The strange journey of Howard Kieffer

In 2006, Howard Kieffer represented a professional hockey player convicted of trying to kill his agent. He also defended a phony preacher who ran a fraud empire out of his Atlanta prison cell. In 2007, Kieffer was hired to represent a Colorado wo...

Howard O. Kieffer, accused of impersonating a lawyer, hides his face outside the federal courthouse in Bismarck, N.D., on Monday. Kieffer's trial has been scheduled for Nov. 18 in Bismarck. He has pleaded not guilty to charges of mail fraud and making false statements in U.S. District Court. (James MacPherson / Associated Press)

In 2006, Howard Kieffer represented a professional hockey player convicted of trying to kill his agent. He also defended a phony preacher who ran a fraud empire out of his Atlanta prison cell. In 2007, Kieffer was hired to represent a Colorado woman charged in a high-profile murder-for-hire case. That same year, he testified in a case of an accused terrorist in Miami.

When a federal prosecutor discovered Kieffer wasn't an attorney in 2006, the ruse was never exposed.

These are just a few chapters in the 53-year-old Kieffer's strange but true life.

Court records, news reports and interviews with people he duped reveal that before he was arrested at his Duluth home last month on federal charges of mail fraud and making false statements, Kieffer already had a lengthy criminal record, including a conviction for scamming the Internal Revenue Service; was often in the spotlight for major cases; and even was a Democratic Party delegate and campaign aide for a U.S. congresswoman in California.

Yet he was always one step ahead of a system that seemingly had no interest in catching him.


During his "career," court records and archived news stories show that Kieffer was able to defend numerous high-profile cases, make thousands of dollars and buy high-priced homes and cars while never raising the suspicion of the real lawyers he practiced with, seemingly because he was knowledgeable on the law.

An unusual history

Among the many strange twists his life has taken, according to news reports and court records:

* In 1976, he was found guilty of possessing more than $48,000 in stolen checks, a conviction set aside because he was only 20.

* In 1983, he was convicted of grand theft. According to the Los Angeles Times, he illegally deeded himself a home that he used as collateral for a loan. "When the loan was foreclosed," the paper reported, "the actual owner, a widow, was forced to give up the home to pay for it, authorities said."

* Between 1985 and 1989, he violated his probation by using a former employer's credit card to buy furniture. "It is apparent [Kieffer] is criminally oriented and will continue his criminal acts," his probation officer is quoted in the Orange County Weekly as saying.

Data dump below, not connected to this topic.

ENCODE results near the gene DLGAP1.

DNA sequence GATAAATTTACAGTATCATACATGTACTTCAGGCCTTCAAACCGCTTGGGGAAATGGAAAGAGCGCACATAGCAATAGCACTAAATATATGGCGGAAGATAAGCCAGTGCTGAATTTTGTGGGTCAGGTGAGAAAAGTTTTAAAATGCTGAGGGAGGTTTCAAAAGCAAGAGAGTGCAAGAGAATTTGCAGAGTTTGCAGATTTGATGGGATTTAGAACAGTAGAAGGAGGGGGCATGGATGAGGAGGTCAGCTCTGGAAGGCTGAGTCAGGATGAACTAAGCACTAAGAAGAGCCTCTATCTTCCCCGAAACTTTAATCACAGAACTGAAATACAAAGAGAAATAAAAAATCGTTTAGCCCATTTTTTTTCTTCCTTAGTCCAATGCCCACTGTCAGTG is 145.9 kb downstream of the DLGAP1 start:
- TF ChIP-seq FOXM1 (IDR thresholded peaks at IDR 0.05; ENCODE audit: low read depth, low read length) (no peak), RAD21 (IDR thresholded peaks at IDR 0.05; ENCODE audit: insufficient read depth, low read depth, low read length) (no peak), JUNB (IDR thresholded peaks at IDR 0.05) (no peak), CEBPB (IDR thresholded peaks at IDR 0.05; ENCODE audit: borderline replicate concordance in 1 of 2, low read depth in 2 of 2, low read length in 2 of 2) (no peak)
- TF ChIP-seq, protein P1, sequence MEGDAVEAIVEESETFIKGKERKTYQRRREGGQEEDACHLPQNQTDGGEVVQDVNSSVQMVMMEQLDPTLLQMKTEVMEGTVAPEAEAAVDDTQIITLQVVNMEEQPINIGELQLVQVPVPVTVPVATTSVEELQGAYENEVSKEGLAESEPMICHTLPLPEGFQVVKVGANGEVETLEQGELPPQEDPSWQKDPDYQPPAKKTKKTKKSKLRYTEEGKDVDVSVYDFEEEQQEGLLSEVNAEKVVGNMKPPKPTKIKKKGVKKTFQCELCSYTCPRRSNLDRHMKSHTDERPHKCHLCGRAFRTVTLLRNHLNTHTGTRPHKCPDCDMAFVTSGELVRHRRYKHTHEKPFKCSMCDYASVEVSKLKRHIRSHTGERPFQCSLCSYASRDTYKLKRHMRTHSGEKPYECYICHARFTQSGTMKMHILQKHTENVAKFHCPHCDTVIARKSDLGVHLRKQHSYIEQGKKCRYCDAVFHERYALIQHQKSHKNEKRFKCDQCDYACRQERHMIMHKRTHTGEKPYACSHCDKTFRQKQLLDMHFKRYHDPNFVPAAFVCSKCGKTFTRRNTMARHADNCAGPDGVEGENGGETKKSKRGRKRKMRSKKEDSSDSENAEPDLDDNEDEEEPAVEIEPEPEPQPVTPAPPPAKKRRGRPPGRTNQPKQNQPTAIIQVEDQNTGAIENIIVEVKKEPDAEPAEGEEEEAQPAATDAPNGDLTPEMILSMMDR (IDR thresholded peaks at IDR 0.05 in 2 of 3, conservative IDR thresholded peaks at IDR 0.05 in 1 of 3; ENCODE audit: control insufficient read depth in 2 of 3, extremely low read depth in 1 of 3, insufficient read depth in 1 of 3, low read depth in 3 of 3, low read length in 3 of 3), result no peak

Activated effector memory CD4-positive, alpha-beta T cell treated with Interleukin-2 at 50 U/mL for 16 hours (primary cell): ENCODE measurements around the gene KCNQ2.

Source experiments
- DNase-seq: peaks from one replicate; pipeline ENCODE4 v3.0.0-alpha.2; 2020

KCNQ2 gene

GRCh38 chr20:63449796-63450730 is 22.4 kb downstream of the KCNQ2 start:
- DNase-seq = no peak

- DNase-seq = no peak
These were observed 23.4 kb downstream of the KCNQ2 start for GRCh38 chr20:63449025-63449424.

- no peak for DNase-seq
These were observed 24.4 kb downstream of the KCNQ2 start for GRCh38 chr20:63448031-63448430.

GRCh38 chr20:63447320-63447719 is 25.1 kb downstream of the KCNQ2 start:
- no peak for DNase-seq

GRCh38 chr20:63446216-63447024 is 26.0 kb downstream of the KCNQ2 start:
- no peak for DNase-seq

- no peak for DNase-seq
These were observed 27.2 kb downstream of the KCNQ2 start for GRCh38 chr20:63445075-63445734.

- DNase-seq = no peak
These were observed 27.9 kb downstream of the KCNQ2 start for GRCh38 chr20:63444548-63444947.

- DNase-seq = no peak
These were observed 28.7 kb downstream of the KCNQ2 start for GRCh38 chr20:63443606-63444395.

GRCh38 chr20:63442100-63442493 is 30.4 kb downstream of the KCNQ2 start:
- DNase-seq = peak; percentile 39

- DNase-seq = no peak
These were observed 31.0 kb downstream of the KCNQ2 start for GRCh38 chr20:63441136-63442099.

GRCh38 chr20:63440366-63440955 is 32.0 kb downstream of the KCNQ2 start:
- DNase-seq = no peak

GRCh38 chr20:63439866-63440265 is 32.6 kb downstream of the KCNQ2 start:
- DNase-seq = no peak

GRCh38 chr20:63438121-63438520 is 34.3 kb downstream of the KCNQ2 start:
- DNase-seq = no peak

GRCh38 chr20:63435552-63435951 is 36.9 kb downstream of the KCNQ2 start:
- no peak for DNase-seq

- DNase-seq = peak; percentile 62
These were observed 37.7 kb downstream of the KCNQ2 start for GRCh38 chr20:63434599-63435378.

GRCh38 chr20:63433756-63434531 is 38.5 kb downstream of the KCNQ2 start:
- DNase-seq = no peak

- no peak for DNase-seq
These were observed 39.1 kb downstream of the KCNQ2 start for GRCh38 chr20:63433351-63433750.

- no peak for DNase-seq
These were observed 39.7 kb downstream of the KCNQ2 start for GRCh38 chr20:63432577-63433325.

* In 1989, at age 33, he was convicted and sentenced to five years in prison by a federal court for filing fake tax returns in what was called "one of the largest tax scams ever uncovered in Southern California." For five years, according to the Los Angeles Times, Kieffer filled in W-2 forms with bogus salaries drawn from fake companies, demanding refunds for the excess withdrawals he claimed. In total, he stole $212,000 from the IRS before it caught him through a tip.

* That same year, upset by the charges and his previous convictions, the Democratic Party of Orange County tried to oust him from its board.


* In 1991, imprisoned at Sandstone, Minn., Kieffer filed a complaint against a warden and represented himself in U.S. District Court in Minneapolis.

* By 1992, he was out of prison. By 1997, he had formed a Santa Ana, Calif.-based business called District Counsel, which at the time was listed as a debt collection company but now is listed as a law firm and uses the same e-mail address as Kieffer's other "law firm," Federal Defense Associates. An incorporation record listed his wife, Leanne, as the company's president. Both were named in a 1999 breach of contract suit against District Counsel, according to Orange County Superior Court records.

* In the mid 1990s, Kieffer became one of the biggest leaders and donors of the Orange County Democratic Party and played a leading role in the campaign of Loretta Sanchez, who won election and has served in Congress since 1996.

Other Sanchez backers at the time urged her to drop the known felon from her campaign, but Sanchez was quoted by the OC Weekly saying they would remain "close friends."

"What am I supposed to do -- shun him?" she asked in an interview,

Sanchez's office declined comment for this article, saying only that Kieffer was just a volunteer for her campaign.

* In 2003, Kieffer and his wife were taken to court by the city of Santa Ana for refusing to do anything about the barking of their two springer spaniels. It was a case, Kieffer was quoted as saying, "that showed the lack of supervision and accountability in the city attorney's office." After several days of testimony, a jury found the Kieffers guilty, a decision that was reversed by the judge, who said the ordinance was unconstitutional. A smiling Kieffer posed with one of the offending dogs for a photo that ran in the Los Angeles Times.